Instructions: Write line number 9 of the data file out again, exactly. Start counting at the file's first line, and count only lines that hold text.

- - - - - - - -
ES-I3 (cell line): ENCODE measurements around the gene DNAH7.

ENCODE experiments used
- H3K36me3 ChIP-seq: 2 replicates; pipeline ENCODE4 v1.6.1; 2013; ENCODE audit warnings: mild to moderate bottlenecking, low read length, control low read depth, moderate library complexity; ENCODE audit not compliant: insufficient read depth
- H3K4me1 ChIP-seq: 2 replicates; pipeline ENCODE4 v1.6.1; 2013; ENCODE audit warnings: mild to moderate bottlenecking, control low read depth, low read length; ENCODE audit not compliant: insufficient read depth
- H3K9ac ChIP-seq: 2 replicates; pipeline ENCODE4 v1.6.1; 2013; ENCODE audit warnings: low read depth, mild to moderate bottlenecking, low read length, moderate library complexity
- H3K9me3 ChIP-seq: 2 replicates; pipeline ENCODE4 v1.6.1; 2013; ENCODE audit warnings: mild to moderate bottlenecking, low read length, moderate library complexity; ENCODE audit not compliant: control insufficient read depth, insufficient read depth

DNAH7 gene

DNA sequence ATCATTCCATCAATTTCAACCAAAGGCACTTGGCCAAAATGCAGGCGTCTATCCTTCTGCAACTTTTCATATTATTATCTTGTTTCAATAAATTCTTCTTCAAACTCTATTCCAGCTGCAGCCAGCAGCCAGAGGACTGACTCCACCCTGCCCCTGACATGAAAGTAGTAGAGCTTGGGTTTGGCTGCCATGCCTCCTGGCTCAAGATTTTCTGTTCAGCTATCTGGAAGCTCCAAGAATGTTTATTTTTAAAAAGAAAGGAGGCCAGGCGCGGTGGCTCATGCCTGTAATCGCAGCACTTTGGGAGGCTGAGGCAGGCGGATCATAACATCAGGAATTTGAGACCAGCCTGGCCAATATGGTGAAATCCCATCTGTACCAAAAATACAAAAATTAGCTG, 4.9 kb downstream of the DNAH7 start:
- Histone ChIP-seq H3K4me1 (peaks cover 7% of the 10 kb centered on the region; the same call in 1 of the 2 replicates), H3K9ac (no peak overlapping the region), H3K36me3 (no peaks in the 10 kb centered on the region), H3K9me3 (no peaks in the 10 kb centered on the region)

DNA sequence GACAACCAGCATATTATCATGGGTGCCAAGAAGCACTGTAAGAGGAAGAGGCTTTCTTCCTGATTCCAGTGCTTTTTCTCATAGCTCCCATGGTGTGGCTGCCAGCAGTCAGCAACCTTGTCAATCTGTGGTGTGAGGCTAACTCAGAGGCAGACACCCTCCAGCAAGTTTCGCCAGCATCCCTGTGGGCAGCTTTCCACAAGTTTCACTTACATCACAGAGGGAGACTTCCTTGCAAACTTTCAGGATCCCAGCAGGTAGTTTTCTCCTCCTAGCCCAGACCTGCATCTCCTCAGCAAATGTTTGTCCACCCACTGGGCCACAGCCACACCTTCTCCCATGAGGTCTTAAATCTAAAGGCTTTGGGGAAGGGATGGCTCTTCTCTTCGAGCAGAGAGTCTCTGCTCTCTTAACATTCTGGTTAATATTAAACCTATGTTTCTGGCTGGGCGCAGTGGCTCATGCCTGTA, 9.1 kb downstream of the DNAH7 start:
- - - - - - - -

- Histone ChIP-seq H3K4me1 (peaks cover 7% of the 10 kb centered on the region; the same call in 1 of the 2 replicates), H3K9ac (no peak overlapping the region), H3K36me3 (no peaks in the 10 kb centered on the region), H3K9me3 (no peaks in the 10 kb centered on the region)